I've tried web search but have not found that specific answer. As far as I know at least some people feel pain (e.g. in fingers) when exposed to cold for prolonged amounts of time. E.g. here sciencedirect - thermoreceptor

The temperatures that individuals report as painful vary, although temperatures above 45 °C and below 15 °C are generally considered to be painful.

As I understand 15 °C refers to ambient temperature, probably when full body is exposed to it for prolonged time resulting in gradually drop of internal temperature. But at what temperature at the thermoreceptors (nerve sensory endings) pain signals are produced and after what time threshold? Are they (temperature level and time duration thresholds) same for different parts of the body?

That answer here Why do people feel extreme cold at different temperatures compared to other people of same body structure? implies feeling depend on many things, like differences in clothing, distributions of body fat which does not look like they would change an answer to my question and some others, like neurotransmitter sensitivity which look to me like they could. However, I think there could be definitive answer to my question in the form of a reasonable range.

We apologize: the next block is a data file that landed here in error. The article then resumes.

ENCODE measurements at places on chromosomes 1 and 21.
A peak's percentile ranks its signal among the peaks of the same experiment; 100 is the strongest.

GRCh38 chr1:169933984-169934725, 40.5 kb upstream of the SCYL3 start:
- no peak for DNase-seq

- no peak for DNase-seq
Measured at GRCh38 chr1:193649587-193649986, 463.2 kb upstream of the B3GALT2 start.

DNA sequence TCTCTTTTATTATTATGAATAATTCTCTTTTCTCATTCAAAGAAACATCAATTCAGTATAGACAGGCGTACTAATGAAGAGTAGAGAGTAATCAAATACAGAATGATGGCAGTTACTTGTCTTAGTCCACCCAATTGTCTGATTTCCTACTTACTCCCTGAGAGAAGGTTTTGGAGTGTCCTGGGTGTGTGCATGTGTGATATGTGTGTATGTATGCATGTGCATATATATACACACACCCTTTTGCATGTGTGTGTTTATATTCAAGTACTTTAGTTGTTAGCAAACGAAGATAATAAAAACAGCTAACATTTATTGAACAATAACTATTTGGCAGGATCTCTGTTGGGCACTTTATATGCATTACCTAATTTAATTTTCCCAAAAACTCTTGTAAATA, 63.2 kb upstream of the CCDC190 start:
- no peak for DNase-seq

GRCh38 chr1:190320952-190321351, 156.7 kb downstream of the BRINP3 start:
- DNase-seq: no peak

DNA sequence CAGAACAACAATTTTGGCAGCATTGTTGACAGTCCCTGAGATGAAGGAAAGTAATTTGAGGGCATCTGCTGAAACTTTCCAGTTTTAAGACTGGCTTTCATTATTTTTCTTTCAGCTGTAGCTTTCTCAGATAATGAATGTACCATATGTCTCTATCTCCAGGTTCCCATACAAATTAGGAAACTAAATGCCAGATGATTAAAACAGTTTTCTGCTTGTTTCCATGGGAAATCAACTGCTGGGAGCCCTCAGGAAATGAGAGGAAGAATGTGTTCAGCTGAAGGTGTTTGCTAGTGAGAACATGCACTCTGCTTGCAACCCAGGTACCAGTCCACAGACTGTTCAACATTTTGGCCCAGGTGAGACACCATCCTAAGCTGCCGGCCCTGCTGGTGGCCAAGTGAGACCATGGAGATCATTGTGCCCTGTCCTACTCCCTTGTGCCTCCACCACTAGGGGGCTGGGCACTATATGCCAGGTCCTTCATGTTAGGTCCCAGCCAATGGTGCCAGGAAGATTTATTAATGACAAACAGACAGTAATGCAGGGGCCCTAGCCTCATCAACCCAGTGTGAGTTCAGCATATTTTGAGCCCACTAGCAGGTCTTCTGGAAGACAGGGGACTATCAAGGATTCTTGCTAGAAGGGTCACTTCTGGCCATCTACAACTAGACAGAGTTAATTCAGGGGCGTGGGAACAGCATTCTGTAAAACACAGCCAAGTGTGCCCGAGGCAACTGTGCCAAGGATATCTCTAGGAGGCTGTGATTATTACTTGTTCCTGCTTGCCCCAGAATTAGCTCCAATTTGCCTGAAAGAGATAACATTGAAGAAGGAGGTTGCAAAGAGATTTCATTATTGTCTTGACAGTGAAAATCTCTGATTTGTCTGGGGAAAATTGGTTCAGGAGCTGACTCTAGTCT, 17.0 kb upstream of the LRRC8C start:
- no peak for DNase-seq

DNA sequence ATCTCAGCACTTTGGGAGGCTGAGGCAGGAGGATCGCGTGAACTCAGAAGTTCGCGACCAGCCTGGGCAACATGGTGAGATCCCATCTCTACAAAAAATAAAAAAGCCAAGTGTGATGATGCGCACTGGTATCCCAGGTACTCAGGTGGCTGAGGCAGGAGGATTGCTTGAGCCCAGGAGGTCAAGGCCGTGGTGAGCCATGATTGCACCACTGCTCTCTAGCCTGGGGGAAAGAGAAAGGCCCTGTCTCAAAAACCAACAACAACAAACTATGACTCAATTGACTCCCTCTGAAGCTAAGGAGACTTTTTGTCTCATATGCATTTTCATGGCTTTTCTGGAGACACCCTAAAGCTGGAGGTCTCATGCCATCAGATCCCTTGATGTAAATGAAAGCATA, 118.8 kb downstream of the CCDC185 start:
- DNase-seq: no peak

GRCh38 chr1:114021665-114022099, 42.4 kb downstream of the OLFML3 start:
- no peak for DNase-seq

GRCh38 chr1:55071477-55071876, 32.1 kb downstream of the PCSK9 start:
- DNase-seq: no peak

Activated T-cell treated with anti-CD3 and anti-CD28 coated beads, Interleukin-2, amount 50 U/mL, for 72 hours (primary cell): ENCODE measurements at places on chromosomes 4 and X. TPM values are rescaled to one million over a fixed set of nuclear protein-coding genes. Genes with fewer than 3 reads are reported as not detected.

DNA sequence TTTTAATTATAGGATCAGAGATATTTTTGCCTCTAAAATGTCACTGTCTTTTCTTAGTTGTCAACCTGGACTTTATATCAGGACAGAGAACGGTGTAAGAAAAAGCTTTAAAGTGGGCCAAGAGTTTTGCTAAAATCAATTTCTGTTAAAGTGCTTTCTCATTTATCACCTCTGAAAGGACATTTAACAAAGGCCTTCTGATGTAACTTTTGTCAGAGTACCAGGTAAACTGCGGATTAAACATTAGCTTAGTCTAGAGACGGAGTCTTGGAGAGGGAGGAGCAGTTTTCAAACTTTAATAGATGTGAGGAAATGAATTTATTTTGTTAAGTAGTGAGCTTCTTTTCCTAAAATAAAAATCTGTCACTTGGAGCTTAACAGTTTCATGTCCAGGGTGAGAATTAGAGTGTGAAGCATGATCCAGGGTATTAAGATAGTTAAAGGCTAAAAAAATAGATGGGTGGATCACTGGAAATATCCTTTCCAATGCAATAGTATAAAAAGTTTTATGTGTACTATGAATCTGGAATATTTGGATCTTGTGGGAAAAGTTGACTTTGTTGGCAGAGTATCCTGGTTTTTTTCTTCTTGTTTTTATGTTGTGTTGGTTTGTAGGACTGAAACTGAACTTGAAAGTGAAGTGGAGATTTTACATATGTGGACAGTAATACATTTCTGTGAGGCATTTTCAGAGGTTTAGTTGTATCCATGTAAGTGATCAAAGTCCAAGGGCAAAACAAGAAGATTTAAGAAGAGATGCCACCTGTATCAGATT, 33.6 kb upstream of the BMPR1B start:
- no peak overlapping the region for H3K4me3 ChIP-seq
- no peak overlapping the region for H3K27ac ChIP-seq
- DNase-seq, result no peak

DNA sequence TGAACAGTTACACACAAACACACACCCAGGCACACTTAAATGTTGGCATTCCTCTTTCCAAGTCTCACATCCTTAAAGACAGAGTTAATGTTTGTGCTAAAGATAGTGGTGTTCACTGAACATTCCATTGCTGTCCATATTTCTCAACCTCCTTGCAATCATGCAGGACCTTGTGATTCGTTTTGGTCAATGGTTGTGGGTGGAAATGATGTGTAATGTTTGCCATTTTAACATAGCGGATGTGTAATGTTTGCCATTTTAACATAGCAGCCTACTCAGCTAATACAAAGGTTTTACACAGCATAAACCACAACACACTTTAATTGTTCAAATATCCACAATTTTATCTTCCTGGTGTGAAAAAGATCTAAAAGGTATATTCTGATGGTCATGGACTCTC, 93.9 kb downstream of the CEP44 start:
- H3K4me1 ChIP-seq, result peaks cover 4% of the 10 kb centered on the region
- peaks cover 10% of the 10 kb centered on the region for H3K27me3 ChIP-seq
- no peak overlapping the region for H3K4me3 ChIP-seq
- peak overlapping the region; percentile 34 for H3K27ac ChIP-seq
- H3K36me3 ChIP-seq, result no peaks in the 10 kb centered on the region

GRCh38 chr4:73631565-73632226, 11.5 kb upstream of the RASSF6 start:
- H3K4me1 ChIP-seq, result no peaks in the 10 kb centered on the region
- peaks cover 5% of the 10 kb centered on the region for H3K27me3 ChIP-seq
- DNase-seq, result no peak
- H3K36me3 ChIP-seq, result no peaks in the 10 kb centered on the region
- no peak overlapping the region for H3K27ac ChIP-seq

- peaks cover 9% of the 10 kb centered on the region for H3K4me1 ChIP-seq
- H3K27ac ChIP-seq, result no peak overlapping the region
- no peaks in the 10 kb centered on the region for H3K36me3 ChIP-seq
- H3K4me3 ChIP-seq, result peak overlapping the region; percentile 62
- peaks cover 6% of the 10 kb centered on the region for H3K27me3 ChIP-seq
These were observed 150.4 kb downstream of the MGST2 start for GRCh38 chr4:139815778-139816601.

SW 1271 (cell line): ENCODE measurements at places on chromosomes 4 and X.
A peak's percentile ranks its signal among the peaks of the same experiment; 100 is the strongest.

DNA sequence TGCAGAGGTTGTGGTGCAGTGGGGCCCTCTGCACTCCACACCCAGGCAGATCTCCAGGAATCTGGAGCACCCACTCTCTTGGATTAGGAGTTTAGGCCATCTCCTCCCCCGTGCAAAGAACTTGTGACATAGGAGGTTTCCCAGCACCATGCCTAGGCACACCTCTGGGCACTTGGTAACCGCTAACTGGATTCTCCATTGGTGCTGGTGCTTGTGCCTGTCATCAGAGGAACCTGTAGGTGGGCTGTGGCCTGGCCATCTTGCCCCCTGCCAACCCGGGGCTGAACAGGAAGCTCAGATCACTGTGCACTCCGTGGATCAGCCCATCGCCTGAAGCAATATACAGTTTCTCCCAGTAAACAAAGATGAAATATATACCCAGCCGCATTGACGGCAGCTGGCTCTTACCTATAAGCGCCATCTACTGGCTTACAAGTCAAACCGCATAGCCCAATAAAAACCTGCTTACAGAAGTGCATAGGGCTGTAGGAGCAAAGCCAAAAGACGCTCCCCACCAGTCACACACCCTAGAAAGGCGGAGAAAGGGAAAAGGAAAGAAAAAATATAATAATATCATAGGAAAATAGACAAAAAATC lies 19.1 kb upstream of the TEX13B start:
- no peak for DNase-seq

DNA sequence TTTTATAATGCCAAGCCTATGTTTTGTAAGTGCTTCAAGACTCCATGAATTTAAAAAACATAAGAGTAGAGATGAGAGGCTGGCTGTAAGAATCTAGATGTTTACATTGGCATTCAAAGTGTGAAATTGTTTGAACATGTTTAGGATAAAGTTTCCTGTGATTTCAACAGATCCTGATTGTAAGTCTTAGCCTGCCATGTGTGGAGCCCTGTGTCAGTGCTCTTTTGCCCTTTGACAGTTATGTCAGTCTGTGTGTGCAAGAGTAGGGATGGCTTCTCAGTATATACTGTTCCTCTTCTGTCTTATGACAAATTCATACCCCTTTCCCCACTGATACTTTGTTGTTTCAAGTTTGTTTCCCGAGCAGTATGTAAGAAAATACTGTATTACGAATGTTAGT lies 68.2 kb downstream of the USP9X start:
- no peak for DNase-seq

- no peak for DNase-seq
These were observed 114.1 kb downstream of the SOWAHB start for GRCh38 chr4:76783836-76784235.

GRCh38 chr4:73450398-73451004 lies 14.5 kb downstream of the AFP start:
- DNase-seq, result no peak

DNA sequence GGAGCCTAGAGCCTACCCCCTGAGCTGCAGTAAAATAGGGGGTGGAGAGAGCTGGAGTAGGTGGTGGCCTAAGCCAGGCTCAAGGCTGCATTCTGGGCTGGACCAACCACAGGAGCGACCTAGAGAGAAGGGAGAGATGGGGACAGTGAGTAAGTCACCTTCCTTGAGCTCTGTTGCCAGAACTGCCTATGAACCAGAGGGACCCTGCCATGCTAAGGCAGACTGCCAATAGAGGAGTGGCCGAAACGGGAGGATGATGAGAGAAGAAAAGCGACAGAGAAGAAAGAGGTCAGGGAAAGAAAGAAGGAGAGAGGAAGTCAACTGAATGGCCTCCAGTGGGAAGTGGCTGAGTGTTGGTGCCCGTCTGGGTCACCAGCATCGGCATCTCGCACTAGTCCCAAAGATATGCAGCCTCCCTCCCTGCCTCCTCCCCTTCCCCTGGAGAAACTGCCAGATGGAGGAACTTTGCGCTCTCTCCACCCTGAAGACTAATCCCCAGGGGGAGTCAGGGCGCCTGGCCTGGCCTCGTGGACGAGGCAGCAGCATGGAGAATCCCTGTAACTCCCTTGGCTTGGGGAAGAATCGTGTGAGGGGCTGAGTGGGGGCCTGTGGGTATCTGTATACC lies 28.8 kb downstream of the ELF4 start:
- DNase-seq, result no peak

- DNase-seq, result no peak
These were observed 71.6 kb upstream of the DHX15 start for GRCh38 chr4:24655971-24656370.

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    $\begingroup$ You are looking for the temperature threshold for noxious cold. It is believed that TRPA1 is the channel involved in the sensation of noxious cold. As for the physiology, the threshold is usually said to be 15 °C (ref1, ref2). As far as I understand it, this threshold indeed refers to the local ambient temperature (not, as you say, for the whole body exposure). $\endgroup$
    – Domen
    Oct 27, 2021 at 11:17
  • $\begingroup$ @Domen, just to confirm: do you mean "ambient" to the thermoreceptor, not ambient to body part / skin where / near where it is located? $\endgroup$ Oct 27, 2021 at 11:26


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